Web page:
- “Problems of attention and encoding” – information fails to become memory
- “Problems of storage” – retention
- “Problems of retrieval” – recall
Irene Elliott, RN, MHSc, ACNP and Janice Mulligan, MSW, RSW. How Epilepsy Affects Learning. (2/4/2010). http://www.aboutkidshealth.ca/En/ResourceCentres/Epilepsy/AtHomeandAtSchool/EpilepsyandSchool/Pages/How-Epilepsy-Affects-Learning.aspx. AboutKidsHealth, The Hospital for Sick Children. Canada.
memory: a child may study a topic many times, but not remember it the next day
Modified Atkins Diet
Modified Atkins Diet Can Cut Epileptic Seizures in Adults. (28 Jan 2008). https://www.hopkinsmedicine.org/news/media/releases/Modified_Atkins_Diet_Can_Cut_Epileptic_Seizures_in_Adults. Johns Hopkins Medicine. [Bold words my addition]
In 2002, Johns Hopkins researchers began testing a modified version of the Atkins diet in children with epilepsy… modified diet… high-fat focus of the ketogenic diet, prompting the body to generate ketones… allows more carbohydrates and protein, doesn’t limit fluids and calories, and has no fasting period… began testing it for efficacy and ease of use in adults.
…30 adults with epilepsy, ages 18 to 53 years, who had tried at least two anticonvulsant drugs without success and had an average of 10 seizures per week, were placed on the modified Atkins diet… restricted them to 15 grams of carbohydrates a day. “… a few strawberries, some vegetables, or a bit of bread,”… most of its calories from fat-eggs, meats, oils and heavy cream-with as much protein and no-carb beverages…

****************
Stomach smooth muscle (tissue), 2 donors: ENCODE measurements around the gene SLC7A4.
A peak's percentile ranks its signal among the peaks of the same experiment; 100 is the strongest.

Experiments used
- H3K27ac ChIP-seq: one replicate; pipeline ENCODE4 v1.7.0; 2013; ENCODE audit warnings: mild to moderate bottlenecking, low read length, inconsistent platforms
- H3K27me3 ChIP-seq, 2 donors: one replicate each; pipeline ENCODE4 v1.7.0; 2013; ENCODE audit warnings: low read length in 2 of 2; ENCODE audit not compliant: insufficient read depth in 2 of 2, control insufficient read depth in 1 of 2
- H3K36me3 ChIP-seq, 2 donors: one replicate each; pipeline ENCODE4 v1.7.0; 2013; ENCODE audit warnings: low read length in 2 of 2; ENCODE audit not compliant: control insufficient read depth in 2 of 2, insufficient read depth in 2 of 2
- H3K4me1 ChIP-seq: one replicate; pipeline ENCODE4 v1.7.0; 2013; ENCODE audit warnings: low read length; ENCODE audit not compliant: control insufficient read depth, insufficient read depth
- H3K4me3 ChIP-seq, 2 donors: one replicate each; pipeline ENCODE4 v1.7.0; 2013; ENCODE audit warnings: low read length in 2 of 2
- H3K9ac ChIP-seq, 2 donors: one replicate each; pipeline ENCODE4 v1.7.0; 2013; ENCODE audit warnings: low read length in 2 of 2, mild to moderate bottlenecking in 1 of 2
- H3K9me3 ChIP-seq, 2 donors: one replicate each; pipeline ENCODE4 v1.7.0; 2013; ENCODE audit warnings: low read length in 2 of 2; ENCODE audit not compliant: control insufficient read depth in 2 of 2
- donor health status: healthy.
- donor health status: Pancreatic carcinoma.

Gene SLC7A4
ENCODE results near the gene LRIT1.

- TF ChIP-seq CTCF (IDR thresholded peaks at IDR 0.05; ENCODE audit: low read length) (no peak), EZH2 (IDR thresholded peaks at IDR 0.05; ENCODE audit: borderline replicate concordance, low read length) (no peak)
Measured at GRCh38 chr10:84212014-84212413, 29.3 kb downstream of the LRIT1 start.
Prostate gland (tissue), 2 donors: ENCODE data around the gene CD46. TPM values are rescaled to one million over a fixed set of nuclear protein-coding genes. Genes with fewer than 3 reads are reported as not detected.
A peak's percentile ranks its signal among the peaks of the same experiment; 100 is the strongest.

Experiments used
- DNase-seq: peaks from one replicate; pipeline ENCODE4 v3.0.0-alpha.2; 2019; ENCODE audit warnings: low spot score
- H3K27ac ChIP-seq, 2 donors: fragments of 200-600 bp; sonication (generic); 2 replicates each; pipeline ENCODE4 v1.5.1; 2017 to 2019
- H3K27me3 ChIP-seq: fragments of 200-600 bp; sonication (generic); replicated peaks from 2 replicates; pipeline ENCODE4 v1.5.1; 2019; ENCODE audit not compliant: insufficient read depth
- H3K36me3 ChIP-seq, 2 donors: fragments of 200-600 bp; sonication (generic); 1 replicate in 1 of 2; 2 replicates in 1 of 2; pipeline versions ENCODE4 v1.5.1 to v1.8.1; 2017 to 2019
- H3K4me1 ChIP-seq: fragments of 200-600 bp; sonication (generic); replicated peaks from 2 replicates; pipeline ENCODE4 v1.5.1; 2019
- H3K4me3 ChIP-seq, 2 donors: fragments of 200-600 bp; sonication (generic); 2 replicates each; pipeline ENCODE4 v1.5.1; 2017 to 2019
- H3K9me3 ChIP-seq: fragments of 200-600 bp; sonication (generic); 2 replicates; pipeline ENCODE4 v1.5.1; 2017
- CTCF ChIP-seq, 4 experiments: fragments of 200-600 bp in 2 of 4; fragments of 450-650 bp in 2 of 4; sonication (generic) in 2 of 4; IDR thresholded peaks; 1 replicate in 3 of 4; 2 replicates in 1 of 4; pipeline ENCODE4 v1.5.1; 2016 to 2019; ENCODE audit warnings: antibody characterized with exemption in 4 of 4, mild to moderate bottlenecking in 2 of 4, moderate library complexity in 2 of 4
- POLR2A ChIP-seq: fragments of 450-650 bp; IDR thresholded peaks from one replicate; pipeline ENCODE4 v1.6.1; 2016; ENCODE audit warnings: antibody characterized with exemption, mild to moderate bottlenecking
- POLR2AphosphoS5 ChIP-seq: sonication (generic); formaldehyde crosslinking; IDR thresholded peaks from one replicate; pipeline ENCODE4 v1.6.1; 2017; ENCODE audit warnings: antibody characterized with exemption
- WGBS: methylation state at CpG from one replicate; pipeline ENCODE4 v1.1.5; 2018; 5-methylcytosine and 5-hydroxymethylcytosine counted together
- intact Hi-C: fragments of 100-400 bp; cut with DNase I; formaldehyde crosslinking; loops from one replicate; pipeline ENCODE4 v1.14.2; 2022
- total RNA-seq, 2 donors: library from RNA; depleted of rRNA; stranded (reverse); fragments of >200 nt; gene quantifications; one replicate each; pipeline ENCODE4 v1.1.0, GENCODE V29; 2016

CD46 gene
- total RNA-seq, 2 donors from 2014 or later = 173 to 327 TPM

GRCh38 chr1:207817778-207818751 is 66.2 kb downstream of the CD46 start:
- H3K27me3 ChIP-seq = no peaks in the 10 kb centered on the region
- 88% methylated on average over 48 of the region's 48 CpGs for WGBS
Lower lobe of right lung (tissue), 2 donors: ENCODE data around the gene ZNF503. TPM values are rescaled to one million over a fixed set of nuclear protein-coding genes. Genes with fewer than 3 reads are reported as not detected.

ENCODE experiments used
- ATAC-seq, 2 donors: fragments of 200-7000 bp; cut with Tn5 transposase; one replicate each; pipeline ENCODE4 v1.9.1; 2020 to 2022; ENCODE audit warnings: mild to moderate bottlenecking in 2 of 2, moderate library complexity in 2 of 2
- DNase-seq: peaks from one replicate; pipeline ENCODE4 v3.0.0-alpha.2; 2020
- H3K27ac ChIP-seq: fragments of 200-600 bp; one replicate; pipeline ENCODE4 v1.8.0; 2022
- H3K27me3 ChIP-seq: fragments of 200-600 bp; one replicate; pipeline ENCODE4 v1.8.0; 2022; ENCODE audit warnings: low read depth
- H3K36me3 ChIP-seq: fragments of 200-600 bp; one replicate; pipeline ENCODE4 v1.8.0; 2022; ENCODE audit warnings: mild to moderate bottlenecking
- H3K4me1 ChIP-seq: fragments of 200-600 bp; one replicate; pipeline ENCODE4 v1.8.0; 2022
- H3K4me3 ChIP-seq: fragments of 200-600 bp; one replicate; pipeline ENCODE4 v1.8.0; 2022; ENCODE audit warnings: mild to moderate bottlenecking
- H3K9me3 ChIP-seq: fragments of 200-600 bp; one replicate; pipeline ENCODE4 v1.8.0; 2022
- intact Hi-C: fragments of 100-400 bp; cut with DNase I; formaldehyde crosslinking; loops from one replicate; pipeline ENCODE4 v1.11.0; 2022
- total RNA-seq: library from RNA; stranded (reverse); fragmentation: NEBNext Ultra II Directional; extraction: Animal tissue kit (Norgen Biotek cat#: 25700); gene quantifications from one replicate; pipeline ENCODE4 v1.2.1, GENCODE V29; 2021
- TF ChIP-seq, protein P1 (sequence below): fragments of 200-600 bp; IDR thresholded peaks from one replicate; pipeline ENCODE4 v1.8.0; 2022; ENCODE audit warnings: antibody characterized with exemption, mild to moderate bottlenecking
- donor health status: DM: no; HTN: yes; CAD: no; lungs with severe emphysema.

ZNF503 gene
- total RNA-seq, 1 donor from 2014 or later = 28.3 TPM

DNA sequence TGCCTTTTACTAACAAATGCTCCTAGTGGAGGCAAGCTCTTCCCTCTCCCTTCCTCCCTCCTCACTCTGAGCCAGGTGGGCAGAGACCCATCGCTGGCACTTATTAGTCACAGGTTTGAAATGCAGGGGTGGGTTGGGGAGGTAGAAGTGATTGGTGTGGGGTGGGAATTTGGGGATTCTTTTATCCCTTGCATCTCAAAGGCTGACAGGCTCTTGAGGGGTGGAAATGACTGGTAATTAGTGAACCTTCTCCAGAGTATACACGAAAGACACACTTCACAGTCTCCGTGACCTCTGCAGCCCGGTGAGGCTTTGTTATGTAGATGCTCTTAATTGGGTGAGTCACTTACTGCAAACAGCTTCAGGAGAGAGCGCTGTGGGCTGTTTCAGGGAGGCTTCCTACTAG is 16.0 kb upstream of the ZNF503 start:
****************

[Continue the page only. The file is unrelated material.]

…about half the patients had experienced a 50 percent reduction in the frequency of their seizures by the first clinic visit. About a third of the patients halved the frequency of seizures by three months. Side effects linked with the diet, such as a rise in cholesterol or triglycerides, were mild. A third of the patients dropped out by the third month, unable to comply with the restrictions… diet won’t be a good fit for all patients…
Katie Barwick, Senior Paediatric Dietitian, Mater Health Services, Mater Children’s Hospital. (Nov 2011). The Modified Atkins Diet. http://www.epilepsyqueensland.com.au/modified-atkins-diet. Epilepsy Queensland Inc.
…high-fat diet… for difficult to treat seizures. Heavy cream, butter and vegetable oils provide the necessary fat… allows all protein rich foods… meat, chicken, eggs and fish. It completely eliminates sweets… lollies, biscuits and desserts… carbohydrate rich foods… bread, potatoes, rice, pasta and cereals are not allowed in the first month… may be introduced later.
Children and teenagers with uncontrolled seizures may be helped by the diet.
Medications may act stronger with the Modified Atkins Diet therefore close medical monitoring is necessary.
The diet is generally used for a period of 2 years… If the diet is not helpful, it will be stopped within a few months.
Most children do not develop high cholesterol levels while on the diet. If a child develops high cholesterol or lipids, the diet can be modified to lower these.
This diet should not be started without medical and dietetic supervision.
David C. Spencer. (2017). Navigating Life with Epilepsy. New York. Oxford University Press. [Diet Therapy]